Northwest NEWS

March 29, 1999

Editorial

Over-fishing is causing reduced numbers of fish, no loss of habitat

   This is in reply to a letter in the March 15th issue of the Valley View, complaining of manure getting into our rivers and killing the fish. Prior to the early '70s, when the Sammamish Valley still had many livestock operations, such as Marymoor, the York, and Mueller farms, to name a few, there was a high census of fish in the Sammamish River and its tributaries.

   Question: Twenty years after farmers left the area because of high taxation and development, the fish population has dropped dramatically? Why?

   Another example: From Fall City to Monroe on Highway 203 in the '50s and '60s, there were 35 dairy farms. Today there are only three. Again, with all this livestock, there were ample fish. Where is all the manure coming from that is supposedly killing the fish? Farmers know the value of this byproduct, as it enhances the productivity of our soil. So, why waste it on the fish?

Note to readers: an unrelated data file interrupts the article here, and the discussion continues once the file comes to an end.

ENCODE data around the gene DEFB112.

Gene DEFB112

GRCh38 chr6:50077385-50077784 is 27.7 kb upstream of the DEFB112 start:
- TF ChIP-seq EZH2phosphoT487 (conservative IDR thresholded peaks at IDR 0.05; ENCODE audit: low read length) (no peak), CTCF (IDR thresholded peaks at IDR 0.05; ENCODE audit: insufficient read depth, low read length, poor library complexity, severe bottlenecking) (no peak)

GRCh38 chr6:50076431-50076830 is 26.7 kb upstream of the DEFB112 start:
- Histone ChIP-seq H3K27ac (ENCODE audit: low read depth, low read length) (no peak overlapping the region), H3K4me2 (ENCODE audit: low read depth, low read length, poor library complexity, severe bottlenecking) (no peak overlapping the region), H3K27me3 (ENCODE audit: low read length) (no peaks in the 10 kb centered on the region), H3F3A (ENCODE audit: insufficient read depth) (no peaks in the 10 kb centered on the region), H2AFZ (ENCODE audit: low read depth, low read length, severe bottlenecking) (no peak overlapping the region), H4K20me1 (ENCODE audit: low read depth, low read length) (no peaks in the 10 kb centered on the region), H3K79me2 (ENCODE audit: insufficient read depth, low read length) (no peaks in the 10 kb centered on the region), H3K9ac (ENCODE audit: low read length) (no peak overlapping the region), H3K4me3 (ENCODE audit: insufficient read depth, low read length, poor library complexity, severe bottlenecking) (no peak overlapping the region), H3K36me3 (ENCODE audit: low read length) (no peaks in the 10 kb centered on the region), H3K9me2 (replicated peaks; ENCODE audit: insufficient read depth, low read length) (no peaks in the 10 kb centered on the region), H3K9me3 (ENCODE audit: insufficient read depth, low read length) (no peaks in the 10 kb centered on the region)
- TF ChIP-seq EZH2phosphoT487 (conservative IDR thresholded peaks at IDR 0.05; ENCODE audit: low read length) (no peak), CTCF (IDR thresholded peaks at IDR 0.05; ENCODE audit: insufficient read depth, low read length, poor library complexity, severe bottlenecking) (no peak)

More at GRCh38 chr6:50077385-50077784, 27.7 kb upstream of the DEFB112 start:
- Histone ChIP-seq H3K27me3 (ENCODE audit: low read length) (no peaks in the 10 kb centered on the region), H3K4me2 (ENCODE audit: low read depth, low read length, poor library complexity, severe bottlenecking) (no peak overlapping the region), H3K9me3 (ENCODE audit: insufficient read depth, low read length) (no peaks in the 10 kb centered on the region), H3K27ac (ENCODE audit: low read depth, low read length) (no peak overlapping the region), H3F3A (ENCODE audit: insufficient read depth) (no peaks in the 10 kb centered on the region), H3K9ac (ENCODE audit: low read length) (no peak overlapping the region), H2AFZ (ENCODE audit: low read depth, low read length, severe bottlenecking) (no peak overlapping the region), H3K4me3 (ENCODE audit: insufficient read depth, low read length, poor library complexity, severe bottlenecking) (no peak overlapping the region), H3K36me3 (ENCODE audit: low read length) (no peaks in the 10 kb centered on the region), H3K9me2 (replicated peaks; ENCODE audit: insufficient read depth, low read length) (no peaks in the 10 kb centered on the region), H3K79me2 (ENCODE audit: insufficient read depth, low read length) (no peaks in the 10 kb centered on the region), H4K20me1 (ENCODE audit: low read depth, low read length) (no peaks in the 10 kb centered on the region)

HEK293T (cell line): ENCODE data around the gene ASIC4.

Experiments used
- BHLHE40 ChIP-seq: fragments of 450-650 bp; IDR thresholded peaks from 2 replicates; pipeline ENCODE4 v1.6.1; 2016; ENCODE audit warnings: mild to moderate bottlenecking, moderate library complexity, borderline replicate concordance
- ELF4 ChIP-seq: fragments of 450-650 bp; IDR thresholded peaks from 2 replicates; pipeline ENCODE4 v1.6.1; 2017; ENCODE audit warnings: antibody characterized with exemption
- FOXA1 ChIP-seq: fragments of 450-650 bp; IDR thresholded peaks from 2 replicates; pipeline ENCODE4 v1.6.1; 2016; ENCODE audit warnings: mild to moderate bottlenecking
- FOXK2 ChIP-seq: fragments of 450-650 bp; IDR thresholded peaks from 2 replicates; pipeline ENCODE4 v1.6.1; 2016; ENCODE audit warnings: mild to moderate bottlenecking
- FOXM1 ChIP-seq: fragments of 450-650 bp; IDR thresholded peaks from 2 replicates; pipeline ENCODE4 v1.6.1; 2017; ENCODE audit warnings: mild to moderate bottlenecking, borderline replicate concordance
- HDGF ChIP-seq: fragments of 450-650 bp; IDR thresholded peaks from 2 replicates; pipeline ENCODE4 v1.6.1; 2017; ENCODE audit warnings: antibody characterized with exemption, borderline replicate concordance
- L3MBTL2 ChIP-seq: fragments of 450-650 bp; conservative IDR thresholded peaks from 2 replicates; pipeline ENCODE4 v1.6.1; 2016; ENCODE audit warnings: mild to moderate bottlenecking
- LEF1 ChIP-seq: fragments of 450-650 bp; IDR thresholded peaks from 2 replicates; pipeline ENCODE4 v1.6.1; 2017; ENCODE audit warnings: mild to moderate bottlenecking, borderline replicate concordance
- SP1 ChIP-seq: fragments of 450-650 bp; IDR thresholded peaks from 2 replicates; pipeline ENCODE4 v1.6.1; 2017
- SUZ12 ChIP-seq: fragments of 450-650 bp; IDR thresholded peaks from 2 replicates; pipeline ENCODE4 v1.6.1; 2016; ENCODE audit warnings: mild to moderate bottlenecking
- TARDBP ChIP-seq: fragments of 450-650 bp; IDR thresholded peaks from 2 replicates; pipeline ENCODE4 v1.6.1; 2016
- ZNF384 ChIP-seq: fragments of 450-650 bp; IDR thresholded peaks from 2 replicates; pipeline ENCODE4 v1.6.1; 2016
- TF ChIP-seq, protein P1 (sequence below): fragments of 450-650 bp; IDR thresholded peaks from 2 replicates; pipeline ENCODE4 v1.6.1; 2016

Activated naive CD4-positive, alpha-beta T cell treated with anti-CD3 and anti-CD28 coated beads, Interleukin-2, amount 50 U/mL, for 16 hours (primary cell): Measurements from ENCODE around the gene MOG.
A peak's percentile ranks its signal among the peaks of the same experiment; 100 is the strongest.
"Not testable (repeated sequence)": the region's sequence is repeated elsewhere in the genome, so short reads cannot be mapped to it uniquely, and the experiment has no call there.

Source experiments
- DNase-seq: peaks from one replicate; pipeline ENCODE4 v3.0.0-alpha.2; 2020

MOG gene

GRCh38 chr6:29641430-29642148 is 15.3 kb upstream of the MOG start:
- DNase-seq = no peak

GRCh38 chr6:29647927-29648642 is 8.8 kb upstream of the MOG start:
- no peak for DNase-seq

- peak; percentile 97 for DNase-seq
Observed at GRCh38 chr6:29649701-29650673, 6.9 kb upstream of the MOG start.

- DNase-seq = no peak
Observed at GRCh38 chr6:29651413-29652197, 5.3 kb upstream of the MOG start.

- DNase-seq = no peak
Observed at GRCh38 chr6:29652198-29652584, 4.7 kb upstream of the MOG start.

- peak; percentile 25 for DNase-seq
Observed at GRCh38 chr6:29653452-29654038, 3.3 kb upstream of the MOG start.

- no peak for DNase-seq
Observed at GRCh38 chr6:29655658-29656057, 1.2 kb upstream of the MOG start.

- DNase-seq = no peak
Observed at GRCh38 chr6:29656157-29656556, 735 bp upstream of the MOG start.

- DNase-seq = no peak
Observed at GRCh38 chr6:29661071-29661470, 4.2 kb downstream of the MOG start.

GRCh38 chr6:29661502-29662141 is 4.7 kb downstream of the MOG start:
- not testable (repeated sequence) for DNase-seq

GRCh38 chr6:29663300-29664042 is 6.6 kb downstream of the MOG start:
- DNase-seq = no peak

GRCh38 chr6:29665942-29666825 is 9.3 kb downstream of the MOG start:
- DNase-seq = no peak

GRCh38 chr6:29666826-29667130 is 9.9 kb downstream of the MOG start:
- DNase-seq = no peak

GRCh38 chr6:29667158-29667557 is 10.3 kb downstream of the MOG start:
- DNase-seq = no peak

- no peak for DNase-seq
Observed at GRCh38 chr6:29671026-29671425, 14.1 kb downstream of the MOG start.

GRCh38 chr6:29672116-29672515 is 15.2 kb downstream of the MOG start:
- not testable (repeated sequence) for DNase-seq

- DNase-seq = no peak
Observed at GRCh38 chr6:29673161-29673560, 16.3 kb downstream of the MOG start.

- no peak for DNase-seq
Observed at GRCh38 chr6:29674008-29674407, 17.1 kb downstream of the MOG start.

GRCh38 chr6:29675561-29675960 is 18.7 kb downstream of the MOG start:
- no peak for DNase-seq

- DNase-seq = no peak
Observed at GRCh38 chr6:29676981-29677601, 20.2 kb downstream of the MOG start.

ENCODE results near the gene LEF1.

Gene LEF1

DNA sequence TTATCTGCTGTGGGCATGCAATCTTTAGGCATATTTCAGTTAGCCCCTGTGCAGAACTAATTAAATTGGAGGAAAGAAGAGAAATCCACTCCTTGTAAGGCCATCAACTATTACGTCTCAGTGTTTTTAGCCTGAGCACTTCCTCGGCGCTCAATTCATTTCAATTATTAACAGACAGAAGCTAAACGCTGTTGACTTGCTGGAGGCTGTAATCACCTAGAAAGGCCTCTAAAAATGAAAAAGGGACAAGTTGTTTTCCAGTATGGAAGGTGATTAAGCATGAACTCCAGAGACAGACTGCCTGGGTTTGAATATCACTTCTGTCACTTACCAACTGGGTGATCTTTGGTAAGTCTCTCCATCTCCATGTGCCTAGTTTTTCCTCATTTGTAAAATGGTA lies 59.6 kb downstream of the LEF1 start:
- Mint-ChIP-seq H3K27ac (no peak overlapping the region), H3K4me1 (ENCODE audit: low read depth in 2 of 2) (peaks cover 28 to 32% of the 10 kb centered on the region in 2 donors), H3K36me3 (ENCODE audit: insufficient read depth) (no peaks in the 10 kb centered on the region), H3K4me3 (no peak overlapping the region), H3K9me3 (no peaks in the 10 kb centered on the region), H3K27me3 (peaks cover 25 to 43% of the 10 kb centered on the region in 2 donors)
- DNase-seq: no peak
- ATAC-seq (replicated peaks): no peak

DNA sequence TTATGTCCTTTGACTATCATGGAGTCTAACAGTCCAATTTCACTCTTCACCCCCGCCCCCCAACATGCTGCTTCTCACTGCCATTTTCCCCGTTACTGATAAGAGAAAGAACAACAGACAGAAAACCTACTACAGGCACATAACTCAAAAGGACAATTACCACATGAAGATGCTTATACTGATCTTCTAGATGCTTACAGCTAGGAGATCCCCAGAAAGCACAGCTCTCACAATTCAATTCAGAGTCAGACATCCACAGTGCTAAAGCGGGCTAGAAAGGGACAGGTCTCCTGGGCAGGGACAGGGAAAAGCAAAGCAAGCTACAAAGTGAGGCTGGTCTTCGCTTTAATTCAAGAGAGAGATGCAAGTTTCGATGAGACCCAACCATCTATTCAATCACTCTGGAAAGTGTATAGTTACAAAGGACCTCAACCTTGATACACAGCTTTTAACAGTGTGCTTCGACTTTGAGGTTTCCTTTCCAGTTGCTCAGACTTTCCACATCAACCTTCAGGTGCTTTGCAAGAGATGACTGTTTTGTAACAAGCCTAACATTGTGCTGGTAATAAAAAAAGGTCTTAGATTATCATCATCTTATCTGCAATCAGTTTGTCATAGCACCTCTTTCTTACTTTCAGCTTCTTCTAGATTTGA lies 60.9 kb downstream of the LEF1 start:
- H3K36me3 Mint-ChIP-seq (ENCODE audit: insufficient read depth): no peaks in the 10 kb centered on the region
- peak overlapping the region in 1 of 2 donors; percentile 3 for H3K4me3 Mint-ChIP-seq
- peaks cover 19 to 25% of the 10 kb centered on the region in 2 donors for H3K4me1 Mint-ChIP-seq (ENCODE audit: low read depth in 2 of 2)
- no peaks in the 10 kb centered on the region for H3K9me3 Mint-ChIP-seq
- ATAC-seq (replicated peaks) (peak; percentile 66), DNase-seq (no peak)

It needs to be asked if it is necessary to harvest 85 million tons of fish each year. Why do commercial fishermen throw low value netted fish back into the sea?

   It is a proven fact in areas of the East Coast and Mexico, where commercial fishing is prohibited, that fish numbers increased fourfold. There are no more fish going up the tributaries into the Olympic National Park where there is no farming, logging, or development as in the Sammamish or Snoqualmie rivers.

   Mr. Perez, assistant director of the National Marine Fisheries, stated "It is not so much the loss of habitat causing the reduced numbers of fish as over-fishing."

   I hope this throws a little bit more light on the fish issue.

Ward Roney, Duvall farmer